Got allergies that don't seem to get better, no matter what you do? Check these four common reasons why allergies don't improve -- and what to do about it. Tightening up in these four areas may go a long way toward reducing allergy symptoms of all kinds.
If you have allergies, you might blame the allergens -- the pollen in the air, your best friend's cat -- for your symptoms.
But actually, most allergens are themselves harmless innocents. What really causes allergic reactions is your own immune system. It mistakes these innocuous allergens for a serious threat and attacks them. The symptoms of an allergy are the result of a body's misguided assault.
Who Gets Allergies?
Your risk of developing an allergy starts in your genes. While specific allergies are not inherited, a tendency toward having allergies is. Children with one allergic parent have a 33% chance of developing allergies; with two allergic parents, it's a 70% chance.
Just being predisposed isn't enough. Even the most allergy-prone people don't develop allergies to everything. The circumstances have to be just right for a potential allergen to trigger an allergic reaction.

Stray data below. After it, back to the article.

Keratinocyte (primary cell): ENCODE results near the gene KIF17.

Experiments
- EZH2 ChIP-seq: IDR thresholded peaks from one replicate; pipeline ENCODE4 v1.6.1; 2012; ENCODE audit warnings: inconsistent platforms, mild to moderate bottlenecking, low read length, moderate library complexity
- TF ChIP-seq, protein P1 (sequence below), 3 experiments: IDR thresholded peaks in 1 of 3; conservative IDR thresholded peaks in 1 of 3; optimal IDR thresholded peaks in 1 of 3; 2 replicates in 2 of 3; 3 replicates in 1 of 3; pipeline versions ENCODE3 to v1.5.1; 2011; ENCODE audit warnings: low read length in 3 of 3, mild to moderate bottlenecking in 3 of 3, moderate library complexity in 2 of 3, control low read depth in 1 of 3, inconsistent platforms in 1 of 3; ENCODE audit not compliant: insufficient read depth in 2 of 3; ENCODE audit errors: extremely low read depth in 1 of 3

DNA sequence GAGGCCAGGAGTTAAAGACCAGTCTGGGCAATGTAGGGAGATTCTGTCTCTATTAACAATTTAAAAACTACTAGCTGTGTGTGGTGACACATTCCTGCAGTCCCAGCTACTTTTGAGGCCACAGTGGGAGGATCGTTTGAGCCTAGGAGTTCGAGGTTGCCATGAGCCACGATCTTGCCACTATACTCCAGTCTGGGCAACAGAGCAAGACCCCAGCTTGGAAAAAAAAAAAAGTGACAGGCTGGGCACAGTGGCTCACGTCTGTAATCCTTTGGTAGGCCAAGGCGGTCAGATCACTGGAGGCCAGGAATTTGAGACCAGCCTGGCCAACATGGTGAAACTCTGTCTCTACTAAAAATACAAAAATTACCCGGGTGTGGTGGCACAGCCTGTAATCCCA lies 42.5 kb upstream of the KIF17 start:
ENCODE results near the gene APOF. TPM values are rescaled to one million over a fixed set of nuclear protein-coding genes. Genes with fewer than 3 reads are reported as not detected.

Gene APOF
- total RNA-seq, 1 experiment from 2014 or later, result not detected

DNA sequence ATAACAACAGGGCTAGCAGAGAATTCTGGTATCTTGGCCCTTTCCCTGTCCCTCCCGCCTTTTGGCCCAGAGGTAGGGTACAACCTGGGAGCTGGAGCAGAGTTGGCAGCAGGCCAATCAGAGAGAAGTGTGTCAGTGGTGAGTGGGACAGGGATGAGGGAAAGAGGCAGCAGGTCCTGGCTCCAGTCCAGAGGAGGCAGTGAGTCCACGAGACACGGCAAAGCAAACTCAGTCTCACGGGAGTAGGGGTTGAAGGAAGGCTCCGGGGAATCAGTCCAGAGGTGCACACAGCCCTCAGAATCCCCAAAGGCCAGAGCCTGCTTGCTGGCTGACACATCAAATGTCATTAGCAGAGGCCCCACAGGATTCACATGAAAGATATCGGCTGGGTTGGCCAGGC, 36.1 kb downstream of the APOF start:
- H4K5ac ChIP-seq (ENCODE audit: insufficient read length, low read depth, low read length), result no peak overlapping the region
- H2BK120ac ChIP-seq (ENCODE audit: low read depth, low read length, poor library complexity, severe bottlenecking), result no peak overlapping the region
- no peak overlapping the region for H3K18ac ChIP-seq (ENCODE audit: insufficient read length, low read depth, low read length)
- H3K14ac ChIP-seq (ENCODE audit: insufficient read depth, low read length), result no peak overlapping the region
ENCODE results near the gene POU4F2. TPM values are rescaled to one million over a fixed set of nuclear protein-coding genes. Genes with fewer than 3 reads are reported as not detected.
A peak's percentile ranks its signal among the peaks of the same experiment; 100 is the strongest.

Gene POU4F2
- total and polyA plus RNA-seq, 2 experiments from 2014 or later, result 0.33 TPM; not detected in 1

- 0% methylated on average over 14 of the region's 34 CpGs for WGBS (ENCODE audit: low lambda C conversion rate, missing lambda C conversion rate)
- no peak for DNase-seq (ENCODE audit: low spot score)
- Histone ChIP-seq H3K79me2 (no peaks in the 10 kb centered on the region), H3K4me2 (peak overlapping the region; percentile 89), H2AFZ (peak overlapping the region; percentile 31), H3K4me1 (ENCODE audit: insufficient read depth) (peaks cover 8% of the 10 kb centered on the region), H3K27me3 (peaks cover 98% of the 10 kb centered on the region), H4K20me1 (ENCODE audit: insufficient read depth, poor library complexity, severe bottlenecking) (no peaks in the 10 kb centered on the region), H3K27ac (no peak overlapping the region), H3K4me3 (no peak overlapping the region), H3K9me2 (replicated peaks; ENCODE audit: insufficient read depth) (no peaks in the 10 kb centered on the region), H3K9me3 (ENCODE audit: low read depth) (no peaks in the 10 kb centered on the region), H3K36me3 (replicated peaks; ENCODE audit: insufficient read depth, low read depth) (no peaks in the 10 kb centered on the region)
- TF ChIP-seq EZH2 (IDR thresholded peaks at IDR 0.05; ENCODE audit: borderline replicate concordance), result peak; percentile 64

A lot remains mysterious about just what causes allergies to develop. But it does seem that your current health may have an impact. For instance, if you come into contact with an allergen when you're weak -- say, after a viral infection -- you might be more likely to develop an allergy to it.
What Causes Allergies to Start?
It begins with exposure. Even if you've inhaled an allergen many times before with no trouble, at some point, for some reason, the body flags it as an invader. During this particular exposure, the immune system studies the allergen. It readies itself for the next exposure by developing antibodies, special cells designed to detect it. You are now "sensitized" to the allergen.
Then, the next time you're exposed to the allergen, your immune system kicks into action. The antibodies recognize it. That triggers the activation of special cells called mast cells. These cells are responsible for allergy symptoms in the lungs, skin, and lining of the nose and intestinal tract.